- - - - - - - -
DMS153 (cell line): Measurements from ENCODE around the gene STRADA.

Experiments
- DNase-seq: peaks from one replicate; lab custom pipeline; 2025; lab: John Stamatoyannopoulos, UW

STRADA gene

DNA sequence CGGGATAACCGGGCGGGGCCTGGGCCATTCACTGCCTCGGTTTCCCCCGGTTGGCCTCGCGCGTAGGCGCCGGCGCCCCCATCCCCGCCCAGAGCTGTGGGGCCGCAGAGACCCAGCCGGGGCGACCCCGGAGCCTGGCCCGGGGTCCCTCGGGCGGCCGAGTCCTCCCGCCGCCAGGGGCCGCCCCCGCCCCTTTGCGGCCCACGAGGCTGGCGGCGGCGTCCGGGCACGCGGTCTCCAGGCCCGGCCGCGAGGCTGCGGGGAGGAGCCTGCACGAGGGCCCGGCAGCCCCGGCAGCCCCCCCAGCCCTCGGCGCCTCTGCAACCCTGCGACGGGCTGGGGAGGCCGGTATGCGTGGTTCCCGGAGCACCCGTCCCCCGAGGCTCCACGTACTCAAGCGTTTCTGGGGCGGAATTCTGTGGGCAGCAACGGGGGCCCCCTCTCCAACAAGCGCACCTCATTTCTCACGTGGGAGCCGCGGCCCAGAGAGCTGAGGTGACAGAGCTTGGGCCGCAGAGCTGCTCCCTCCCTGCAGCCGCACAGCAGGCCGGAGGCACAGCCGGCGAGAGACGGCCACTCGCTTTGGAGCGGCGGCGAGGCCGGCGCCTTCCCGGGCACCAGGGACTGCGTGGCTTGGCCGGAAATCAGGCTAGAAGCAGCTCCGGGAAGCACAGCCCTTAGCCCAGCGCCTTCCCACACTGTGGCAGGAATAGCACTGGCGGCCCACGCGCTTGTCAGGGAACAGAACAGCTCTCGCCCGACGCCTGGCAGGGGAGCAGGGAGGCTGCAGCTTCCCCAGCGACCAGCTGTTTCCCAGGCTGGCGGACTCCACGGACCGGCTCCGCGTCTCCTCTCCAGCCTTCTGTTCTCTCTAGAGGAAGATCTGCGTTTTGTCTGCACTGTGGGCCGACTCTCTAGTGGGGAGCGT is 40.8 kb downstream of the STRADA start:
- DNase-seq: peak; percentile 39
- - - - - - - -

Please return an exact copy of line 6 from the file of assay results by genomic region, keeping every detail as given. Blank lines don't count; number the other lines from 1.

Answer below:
- DNase-seq: peak; percentile 39